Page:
Of Kings and Consequence

One of my signature courses is British Literature.  So I don’t mind deviating from the normal focus of this blog to dabble in a little Anglophilia.

The British monarch’s first-born child, whether a girl or a boy, will ascend the throne under new succession rules approved Friday by Commonwealth nations, reversing centuries of tradition.

Commonwealth national leaders also agreed […] to lift a ban on monarchs marrying Roman Catholics, British Prime Minister David Cameron said.


“Attitudes have changed fundamentally over the centuries and some of the outdated rules — like some of the rules of succession — just don’t make sense to us any more,” Cameron told reporters in Perth.

“The idea that a younger son should become monarch instead of an elder daughter simply because he is a man, or that a future monarch can marry someone of any faith except a Catholic — this way of thinking is at odds with the modern countries that we have become,” he added.

Commonwealth Nations Change Royal Succession Rules – NYTimes.com

For those of us that pay attention to these matters, the historical significance is rather shocking!  Generations upon generations of warfare and political intrigue have impacted British history – and world history! – because of the rules of succession in England.  The three big restrictions – divorces, women, and Catholics – have all now been lifted!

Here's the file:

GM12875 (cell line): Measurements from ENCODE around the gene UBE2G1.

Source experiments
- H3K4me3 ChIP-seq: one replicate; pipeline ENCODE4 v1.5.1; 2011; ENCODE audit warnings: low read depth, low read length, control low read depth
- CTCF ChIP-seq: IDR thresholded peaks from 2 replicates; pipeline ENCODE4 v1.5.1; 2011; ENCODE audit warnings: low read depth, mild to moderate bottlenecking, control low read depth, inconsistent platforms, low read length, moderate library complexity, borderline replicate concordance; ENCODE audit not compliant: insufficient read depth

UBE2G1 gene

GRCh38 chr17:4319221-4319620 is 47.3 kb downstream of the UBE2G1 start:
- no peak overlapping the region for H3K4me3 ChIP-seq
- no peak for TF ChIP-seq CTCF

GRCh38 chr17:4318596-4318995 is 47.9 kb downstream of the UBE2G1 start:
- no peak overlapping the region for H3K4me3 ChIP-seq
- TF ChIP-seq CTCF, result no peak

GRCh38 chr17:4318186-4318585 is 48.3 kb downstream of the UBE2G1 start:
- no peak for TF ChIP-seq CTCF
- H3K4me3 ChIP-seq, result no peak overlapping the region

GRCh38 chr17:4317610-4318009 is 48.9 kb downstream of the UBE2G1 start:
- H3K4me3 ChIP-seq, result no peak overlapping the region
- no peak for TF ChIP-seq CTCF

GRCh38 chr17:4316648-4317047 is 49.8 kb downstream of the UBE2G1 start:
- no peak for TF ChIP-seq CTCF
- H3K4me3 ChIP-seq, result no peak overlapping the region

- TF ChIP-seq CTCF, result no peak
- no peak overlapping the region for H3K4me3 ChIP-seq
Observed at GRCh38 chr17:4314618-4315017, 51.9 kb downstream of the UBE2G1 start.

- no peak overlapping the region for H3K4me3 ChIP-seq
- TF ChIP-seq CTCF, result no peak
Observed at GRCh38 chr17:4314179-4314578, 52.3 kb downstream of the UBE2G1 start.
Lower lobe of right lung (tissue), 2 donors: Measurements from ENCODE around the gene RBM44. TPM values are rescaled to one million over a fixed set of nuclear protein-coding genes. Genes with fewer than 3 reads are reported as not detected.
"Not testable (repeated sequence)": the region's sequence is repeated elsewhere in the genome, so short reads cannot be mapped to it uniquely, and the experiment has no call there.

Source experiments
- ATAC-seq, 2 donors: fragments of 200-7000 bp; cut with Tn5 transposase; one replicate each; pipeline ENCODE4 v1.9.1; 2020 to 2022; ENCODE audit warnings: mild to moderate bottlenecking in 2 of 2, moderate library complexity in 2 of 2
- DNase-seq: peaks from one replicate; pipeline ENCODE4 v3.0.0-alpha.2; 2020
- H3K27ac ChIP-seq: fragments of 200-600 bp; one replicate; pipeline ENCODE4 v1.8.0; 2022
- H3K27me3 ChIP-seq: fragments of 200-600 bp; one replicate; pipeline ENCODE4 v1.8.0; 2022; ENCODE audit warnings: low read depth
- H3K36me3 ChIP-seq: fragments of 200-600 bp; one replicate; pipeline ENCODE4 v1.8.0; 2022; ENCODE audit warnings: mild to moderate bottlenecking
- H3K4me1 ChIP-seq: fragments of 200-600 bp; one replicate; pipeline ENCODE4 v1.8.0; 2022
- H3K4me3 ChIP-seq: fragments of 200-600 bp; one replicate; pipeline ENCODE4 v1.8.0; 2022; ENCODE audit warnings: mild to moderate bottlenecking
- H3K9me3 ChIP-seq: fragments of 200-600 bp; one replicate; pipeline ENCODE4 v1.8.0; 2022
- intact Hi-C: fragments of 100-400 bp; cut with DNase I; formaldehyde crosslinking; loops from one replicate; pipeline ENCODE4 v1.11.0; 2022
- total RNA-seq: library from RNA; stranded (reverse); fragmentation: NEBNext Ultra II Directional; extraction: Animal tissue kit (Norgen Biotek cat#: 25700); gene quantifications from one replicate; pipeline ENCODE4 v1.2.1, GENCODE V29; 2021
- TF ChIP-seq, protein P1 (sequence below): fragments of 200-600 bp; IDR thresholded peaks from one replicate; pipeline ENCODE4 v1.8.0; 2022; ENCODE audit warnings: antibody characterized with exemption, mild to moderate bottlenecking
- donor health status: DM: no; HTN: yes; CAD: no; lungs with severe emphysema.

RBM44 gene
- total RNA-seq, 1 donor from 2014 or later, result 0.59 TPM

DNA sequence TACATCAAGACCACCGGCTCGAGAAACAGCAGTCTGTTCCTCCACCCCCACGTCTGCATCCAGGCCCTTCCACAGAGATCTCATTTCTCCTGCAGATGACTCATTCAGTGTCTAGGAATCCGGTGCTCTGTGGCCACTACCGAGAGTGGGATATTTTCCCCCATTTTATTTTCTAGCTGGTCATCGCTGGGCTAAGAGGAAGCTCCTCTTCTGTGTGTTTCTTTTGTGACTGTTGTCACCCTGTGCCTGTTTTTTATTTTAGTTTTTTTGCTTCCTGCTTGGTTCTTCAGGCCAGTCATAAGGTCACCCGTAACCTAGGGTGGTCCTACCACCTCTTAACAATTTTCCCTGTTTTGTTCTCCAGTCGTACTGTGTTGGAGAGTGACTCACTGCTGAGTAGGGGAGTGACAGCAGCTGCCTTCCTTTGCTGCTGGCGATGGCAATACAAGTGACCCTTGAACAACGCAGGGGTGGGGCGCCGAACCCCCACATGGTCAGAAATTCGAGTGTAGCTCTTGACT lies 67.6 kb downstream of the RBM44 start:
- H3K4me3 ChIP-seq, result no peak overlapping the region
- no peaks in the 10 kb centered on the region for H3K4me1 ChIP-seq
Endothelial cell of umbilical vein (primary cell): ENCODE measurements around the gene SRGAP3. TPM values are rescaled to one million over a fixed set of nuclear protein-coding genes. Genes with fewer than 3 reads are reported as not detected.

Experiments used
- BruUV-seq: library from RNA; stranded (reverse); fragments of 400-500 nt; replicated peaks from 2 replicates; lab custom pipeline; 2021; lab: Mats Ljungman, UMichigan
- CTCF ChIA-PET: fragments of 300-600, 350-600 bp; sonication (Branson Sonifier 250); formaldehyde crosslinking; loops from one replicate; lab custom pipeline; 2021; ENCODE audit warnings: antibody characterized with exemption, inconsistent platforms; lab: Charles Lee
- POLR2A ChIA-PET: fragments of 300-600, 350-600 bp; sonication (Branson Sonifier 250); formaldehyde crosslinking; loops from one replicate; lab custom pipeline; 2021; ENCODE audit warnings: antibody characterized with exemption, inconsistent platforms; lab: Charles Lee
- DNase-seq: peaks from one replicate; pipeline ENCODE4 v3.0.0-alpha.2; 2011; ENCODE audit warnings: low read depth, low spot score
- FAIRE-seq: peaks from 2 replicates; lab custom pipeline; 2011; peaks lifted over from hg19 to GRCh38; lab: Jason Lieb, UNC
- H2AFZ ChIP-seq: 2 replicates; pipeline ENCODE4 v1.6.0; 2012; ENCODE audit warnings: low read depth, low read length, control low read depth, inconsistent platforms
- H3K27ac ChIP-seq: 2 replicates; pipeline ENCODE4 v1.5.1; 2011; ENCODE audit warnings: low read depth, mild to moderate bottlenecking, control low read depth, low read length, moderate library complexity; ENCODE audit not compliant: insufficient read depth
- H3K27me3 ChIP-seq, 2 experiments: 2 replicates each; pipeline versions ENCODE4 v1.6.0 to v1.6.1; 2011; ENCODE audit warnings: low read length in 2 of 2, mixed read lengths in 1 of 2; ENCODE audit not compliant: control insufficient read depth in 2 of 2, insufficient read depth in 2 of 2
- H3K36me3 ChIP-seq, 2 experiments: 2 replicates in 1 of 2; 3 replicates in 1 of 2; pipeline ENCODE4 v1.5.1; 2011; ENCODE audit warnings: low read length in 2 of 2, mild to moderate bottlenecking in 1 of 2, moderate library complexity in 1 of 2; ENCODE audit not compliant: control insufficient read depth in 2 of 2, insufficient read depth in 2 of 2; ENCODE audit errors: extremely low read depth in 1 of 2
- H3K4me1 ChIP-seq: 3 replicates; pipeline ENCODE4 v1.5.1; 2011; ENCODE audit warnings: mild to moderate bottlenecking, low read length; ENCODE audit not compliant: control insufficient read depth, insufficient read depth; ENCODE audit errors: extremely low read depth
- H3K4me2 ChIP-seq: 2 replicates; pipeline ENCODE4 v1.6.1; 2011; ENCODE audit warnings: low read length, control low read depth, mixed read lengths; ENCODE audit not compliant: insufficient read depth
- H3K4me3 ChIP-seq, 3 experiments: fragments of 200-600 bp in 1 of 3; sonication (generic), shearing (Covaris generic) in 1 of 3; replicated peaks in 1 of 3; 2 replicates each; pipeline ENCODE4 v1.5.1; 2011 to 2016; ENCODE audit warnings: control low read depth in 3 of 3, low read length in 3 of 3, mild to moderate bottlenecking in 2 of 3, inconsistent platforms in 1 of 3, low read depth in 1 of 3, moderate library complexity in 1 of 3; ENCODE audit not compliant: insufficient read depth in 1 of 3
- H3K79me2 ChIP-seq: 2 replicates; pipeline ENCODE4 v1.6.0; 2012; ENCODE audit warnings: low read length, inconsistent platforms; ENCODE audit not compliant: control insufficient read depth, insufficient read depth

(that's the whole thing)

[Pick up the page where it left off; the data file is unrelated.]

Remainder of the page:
Just think about how different things could have been in the reign of King Henry VIII if even ONE of those three weren’t at issue!  The entire course of human history has pivoted on hairpin turns related to these issues, and in one understated swoop, Queen Elizabeth II has finally turned the page of the Commonwealth to the modern era.  Her namesake would have ascended to the throne earlier under these new rules, avoiding Bloody Mary and heaven only knows how much violence.  Charles I might never have been executed, avoiding the Interregnum and the excess of Oliver Cromwell.  Indeed, Elizabeth II might not even be the monarch, since her uncle Edward VII could have remained king alongside Queen Wallis Simpson!

But then we never would have been able to watch The King’s Speech, and where’s the fun in all that?

Certainly we are long past time as a human society where certain institutions, even largely ceremonial ones like the British monarchy, need to be updated for the modern age.  It’s just amazing to me that these monumental shifts take place with such little fanfare.  What resulted in an abdication crisis a generation or two ago has now yielded first to Charles & Camilla (divorcées) and now Wills & Kate (commoner).

Winston Churchill said “It is a mistake to try to look too far ahead.  The chain of destiny can only be grasped one link at a time.”  He lived in interesting times.  I believe that we still do.


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